MEET STEPHANIE SEWELL
Stephanie Sewell is the lead Medical Assistant at the clinic and performs the myriad of duties associated with the job. Based on the reason for the visit, Stephanie “preps” each patient prior to them being seen by their provider, a process which includes, among other things, gathering information on general health, a review of what medications the patient is taking and highlighting the patient’s presenting problems and/or concerns to be reviewed during their provider appointment. In addition to being that crucial, initial contact with the patient, Stephanie will also perform certain follow-up duties as assigned which can include everything from ear irrigations to dressing changes and others too numerous to name.
In addition to hands-on duties with patients, Stephanie also fills a vital role in being responsible for oversight of the quality measures that are mandated by government regulations for rural clinics. She also ensures patient records are properly maintained and up to date with all information. She also checks and maintains vital equipment in the clinic to ensure smooth operations and collaborates with central supply to adequately stock supplies and medications.
I was born in Longmont, Colorado to Joe and Sylvia Shields. I was the youngest of 3 children. When I was very young, we moved to Anton, Colorado where I attended Arickaree School from kindergarten to graduation, moving only temporarily for 6 months to Othello, Washington. I was young enough that all I remember is it raining all the time, and I guess my parents knew Colorado was where we should be.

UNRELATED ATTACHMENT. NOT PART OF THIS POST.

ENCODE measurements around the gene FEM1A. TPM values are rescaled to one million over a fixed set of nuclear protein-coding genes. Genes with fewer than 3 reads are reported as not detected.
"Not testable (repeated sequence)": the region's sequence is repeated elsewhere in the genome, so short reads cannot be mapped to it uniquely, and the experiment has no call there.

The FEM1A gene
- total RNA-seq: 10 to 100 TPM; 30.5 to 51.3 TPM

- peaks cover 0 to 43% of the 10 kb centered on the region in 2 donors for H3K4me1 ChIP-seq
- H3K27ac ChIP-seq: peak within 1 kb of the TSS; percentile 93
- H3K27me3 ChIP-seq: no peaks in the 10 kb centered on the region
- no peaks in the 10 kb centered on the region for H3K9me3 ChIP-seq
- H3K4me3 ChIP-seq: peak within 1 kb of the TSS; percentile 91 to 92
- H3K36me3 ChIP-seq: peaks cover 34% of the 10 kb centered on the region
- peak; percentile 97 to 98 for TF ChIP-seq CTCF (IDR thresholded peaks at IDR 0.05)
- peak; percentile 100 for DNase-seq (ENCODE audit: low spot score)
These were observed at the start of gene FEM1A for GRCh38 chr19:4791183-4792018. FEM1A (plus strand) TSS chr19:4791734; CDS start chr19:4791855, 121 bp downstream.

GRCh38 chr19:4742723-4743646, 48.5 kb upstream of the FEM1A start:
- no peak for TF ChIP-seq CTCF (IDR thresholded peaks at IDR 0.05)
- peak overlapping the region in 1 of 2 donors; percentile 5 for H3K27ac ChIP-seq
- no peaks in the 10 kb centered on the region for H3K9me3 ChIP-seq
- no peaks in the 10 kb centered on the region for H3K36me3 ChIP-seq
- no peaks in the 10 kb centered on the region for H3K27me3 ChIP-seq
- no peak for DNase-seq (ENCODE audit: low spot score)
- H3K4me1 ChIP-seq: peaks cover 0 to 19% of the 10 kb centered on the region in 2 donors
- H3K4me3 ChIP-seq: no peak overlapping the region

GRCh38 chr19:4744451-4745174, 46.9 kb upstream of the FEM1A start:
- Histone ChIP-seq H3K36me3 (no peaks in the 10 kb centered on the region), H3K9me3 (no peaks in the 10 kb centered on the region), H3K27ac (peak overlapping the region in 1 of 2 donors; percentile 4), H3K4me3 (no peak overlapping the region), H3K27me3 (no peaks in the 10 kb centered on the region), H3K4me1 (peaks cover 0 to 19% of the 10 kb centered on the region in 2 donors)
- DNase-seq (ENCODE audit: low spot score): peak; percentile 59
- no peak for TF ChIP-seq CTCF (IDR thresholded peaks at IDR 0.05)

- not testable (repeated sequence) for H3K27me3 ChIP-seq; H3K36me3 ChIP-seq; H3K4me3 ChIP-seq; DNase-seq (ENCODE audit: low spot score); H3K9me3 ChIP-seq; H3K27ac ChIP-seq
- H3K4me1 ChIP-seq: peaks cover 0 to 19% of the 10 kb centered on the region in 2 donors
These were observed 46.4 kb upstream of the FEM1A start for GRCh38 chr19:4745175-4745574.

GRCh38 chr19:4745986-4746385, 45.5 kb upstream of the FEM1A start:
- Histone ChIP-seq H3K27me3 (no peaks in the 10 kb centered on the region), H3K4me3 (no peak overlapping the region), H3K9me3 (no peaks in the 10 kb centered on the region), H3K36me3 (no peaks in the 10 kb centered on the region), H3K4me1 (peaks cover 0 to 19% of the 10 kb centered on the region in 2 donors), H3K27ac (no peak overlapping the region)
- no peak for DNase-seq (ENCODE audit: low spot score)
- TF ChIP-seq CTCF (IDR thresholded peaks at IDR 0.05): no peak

I wasn’t your typical little girl. When I was 10 years old, I began working summers at the Anton Co-op and continued working there until I graduated from high school. When I started, my job was to clean the Co-op; as I got a little older, I worked up to pumping gas and providing full service on vehicles including changing oil and changing/fixing tires. I learned early the value of a dollar and how to work hard from my amazing parents.
When I was 14, I had a car accident and injured my lower back which resulted in my first back surgery when I was a senior in high school. After graduating in 1990, I got married and had my first daughter, Lyssa, in 1991. We moved several times, ultimately ending up in Arapahoe, Colorado. For the following seven years, I was a wife and homemaker which I loved, having my son, Kolton, in 1994 and youngest daughter, Chyann, in 1998. Once my children began school, I worked as a paraprofessional in Weskan, Kansas.
Following a divorce, I decided to change occupations and began working in Cheyenne Wells as a medical assistant where my life would be changed forever. I was able to begin working with the amazing Dr. Jeffrey Waggoner. After working in Cheyenne Wells together for about a year, Dr. Waggoner returned to Weisbrod and the Eads Clinic. He had been in Eads for just a short period of time when he called me and asked if I would be willing to move to Eads to work with him full time again. I jumped at the offer. I felt very privileged that he would ask me. During the years we worked together, Doc taught me an incredible amount and would answer any question that I had. And I asked a lot. Sometimes, just to test my own knowledge, I would “guess” what treatment he was going to provide for a sick patient. If I was right, he’d be so encouraging saying, “Good call Doctor Stephanie,” and, if I was wrong, he would tell me how I was wrong and why. I will be forever grateful to him for the knowledge, encouragement and respect he always showed to me (not to mention his wonderful sense of humor), and I miss him more than I can put into words.